Seattle Commercial Real Estate has expressed a clear concern for the commercial real estate business in Seattle since well before the advent of Covid. A recent spate of articles is worth visiting. The first article was in the editorial section of the Seattle Times on May 2nd. The title was “Homeless Amendment Should Center Seattle Politics”. To understand the editorial, you first need to look at the numbers: $150 Million in 2021 is the current City expenditures for “homeless” which also means, people in need of mental and addictive services. (King County is spending $4,500+/ month to house homeless and the City rents hotel rooms for $55,000-62,500/year). In contrast, the City just bought a 76 unit project for $240,000 per unit (pays that cost off in less than five years). The proposed “Compassion Seattle” initiative will require the creation of 2,000 new housing units in one year with treatment services. The editorial supports the initiative and then qualifies the need to turn the political tide with offices up for election in the City starting with Mayor, Prosecuting Attorney, two at large seats and a recall of Socialist, Kshama Sawant, all on the ballot.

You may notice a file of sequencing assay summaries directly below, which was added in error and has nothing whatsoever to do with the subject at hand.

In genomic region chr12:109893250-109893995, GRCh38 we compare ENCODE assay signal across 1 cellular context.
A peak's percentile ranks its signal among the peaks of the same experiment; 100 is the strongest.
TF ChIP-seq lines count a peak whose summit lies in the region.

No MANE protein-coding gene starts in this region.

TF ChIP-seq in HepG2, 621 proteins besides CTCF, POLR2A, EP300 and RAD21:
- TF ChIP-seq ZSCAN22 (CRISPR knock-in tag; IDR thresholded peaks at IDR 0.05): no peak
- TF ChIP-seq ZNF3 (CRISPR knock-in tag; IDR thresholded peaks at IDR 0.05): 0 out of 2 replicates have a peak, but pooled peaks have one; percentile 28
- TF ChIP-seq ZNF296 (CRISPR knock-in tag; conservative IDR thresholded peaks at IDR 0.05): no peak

Another Times article followed with the headlines that Seattle office demand is soaring to the same pre-pandemic levels. Based upon an index of 100, Seattle had an average score of 90 Pre-Covid and then plummeted to 17 with Covid and riots. In March 2021, it jumped to 107, leading the country. The lead time for lease signing and taking occupancy can be months (and longer) even with the vacancy rate exceeding 17% in downtown Seattle’s office market. The interest is not just from tech, but health, legal, and professional office users.
Another article ranked Seattle last among major metro areas for job growth, far behind the lead of Texas, Florida, and cities like Phoenix. The issue is with small and medium sized businesses having problems finding people to work. This same issue exists is on a national level were the benefits offered through job stimulus and unemployment exceed the return to labor for going back to work.
All of this is confusing. What does it mean for commercial real estate? The answers are clear when you put the pieces together. Demand for space and increasing employment requires a safe and sane city, clean streets, active support of businesses in the service and food areas and a material easing of Covid restrictions to foster a vibrant, exciting, and dynamic city filled with tourists and residents. Commercial real estate will respond to the demand, but the demand will not exist until the Seattle City Council and business collaborate and change the trajectory of the distaste created by the City Council and 2020 season of riots and protests. The filing for the key offices closes at the end of May and it remains to be seen if the slate of candidates will be dedicated to the future of the City of Seattle or wallow in the legacy of the summer of 2020.